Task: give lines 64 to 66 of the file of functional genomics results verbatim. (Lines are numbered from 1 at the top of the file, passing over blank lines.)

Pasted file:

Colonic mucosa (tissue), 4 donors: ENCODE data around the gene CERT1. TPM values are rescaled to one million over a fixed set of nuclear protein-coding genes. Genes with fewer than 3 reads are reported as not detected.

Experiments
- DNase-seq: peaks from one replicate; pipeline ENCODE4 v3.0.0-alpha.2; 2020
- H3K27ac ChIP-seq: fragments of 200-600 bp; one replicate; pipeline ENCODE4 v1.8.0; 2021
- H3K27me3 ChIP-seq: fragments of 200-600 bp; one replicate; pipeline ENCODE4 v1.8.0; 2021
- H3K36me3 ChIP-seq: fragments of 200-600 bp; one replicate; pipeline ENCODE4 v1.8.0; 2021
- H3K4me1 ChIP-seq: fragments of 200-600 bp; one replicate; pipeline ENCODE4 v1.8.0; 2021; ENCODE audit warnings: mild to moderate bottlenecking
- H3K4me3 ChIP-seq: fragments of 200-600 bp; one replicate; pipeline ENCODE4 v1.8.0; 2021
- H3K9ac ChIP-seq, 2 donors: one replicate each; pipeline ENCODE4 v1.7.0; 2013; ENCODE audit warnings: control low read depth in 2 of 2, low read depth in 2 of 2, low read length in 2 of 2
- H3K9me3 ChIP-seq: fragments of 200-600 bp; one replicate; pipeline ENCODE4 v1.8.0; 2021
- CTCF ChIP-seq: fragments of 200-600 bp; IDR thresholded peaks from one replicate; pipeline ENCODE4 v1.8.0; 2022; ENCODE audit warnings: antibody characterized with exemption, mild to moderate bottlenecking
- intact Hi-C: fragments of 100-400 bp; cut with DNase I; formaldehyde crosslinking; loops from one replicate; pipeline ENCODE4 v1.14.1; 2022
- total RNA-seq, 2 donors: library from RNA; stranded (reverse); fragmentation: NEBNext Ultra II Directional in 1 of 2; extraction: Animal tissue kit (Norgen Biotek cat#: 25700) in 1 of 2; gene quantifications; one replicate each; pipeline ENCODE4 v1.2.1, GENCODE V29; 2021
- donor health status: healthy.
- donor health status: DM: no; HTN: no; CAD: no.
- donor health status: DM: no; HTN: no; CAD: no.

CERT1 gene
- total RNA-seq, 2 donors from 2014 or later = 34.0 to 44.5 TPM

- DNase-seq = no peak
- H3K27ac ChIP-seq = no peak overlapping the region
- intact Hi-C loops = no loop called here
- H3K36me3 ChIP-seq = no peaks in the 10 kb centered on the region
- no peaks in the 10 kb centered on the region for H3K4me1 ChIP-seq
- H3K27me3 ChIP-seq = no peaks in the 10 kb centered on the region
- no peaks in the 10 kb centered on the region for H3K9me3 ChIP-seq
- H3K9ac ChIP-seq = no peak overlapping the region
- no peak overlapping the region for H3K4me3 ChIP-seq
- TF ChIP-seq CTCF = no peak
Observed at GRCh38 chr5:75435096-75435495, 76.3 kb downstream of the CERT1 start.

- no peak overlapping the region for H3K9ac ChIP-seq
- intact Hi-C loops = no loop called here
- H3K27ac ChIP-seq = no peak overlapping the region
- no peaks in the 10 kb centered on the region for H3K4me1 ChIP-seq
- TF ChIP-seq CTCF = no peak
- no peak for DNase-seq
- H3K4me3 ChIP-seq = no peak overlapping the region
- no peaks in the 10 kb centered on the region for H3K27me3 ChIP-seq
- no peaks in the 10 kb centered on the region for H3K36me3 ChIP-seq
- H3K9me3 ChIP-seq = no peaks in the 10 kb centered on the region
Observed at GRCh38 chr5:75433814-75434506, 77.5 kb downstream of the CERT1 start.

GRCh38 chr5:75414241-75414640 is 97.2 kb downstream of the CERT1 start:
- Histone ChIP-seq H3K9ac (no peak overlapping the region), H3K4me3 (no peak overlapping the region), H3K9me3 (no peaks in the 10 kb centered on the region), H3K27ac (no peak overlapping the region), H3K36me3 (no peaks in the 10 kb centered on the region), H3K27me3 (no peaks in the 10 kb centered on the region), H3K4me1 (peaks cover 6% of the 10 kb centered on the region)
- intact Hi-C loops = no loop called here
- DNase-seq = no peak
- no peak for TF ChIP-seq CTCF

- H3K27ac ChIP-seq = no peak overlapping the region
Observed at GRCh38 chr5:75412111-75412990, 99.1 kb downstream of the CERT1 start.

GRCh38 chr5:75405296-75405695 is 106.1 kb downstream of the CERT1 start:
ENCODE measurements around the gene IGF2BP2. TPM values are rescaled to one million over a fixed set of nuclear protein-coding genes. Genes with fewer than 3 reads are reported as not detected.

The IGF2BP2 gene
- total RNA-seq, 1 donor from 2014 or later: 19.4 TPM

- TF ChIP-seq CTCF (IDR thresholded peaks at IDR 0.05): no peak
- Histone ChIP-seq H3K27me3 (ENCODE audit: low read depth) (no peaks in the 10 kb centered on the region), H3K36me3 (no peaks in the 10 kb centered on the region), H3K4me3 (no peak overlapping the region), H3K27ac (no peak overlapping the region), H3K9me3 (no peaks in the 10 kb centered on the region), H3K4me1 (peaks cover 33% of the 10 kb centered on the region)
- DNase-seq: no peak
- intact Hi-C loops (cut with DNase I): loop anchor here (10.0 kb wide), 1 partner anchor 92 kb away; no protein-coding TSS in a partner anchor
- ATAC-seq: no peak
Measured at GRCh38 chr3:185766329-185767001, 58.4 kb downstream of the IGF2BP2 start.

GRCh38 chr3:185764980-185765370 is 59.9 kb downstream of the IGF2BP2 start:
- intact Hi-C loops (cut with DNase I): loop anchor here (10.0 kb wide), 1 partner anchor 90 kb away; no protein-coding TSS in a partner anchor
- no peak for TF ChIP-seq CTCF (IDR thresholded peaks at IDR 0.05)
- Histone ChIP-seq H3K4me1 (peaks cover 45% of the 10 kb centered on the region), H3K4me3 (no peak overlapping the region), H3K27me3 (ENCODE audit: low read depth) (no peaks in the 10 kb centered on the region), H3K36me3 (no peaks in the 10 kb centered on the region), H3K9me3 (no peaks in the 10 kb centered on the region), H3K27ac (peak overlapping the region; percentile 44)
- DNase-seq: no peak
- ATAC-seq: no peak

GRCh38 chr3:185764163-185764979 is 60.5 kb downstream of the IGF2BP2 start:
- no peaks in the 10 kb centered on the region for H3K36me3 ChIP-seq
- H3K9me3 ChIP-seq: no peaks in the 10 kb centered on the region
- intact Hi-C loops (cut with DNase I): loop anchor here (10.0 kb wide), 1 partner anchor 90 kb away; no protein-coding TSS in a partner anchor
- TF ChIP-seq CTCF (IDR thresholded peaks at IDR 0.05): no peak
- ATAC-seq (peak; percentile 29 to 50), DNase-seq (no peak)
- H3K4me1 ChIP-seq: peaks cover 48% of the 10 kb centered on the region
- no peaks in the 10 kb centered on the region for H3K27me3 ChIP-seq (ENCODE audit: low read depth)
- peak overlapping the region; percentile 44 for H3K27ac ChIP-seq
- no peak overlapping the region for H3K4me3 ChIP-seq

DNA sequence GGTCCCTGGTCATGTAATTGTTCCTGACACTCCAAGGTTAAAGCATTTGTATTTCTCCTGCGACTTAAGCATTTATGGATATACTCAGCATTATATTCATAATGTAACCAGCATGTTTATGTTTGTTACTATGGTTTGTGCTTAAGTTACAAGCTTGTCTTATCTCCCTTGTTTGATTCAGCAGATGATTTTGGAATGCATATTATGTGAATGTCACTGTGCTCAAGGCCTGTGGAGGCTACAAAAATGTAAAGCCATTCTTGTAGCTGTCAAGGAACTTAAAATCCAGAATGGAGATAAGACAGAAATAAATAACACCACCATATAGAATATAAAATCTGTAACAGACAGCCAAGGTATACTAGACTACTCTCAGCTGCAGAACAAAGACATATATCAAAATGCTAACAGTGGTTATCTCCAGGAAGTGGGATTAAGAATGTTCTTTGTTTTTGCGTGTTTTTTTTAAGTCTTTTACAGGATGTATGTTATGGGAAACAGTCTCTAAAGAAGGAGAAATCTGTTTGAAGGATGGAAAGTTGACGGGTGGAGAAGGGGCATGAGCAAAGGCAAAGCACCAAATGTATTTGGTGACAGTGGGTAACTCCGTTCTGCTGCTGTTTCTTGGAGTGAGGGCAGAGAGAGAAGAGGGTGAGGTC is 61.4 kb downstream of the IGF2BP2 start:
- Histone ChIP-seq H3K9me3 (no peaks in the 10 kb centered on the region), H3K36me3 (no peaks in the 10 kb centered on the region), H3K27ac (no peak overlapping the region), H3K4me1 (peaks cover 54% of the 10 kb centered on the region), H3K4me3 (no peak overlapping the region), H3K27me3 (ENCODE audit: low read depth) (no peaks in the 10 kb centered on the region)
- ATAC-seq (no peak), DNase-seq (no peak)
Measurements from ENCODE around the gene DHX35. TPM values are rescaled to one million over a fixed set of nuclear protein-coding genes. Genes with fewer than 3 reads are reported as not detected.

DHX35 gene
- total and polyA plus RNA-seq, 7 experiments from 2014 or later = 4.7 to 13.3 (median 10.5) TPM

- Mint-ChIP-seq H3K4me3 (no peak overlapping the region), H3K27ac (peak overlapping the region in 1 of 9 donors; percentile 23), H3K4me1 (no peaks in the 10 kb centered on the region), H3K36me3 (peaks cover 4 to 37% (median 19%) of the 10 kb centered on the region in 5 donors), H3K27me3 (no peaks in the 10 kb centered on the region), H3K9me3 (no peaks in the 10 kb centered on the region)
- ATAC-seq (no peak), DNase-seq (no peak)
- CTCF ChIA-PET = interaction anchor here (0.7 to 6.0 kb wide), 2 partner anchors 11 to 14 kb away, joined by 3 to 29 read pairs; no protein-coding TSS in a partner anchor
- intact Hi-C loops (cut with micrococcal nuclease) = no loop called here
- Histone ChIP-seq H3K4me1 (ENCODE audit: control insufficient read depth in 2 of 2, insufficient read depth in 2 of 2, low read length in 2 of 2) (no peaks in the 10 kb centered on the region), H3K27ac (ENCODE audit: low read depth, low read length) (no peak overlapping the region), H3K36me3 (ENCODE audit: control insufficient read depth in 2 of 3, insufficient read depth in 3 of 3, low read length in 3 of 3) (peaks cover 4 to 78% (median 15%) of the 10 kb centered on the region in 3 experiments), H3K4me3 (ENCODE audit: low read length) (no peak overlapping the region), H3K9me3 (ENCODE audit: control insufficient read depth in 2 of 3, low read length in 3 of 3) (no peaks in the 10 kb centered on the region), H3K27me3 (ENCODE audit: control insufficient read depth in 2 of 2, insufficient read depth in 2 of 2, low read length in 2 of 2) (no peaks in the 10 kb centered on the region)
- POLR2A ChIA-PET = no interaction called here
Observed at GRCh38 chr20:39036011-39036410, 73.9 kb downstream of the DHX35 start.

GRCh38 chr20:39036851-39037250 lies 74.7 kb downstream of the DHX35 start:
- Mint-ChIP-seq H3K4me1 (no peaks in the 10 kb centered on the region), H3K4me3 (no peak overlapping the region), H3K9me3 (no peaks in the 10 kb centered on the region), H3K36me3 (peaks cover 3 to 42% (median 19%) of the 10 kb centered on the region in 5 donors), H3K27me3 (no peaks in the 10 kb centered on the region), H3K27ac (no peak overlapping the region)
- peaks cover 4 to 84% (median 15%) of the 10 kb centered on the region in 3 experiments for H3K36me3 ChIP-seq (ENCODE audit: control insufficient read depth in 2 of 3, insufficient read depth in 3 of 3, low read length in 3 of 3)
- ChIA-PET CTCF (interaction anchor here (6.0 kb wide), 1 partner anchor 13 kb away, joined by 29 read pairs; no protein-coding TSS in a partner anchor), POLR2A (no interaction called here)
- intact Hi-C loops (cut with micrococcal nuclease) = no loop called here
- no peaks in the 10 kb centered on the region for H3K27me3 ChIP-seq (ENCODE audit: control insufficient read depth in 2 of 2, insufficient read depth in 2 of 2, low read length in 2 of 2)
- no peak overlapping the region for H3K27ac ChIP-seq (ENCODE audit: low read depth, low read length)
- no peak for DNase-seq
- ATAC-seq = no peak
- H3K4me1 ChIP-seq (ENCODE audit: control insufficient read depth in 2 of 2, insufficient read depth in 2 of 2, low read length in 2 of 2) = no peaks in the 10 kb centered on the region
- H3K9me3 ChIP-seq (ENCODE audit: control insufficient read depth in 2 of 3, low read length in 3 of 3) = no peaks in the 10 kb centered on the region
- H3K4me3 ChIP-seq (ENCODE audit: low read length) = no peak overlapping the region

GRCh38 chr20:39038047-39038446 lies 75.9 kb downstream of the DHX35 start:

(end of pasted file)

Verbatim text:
GRCh38 chr3:185764163-185764979 is 60.5 kb downstream of the IGF2BP2 start:
- no peaks in the 10 kb centered on the region for H3K36me3 ChIP-seq
- H3K9me3 ChIP-seq: no peaks in the 10 kb centered on the region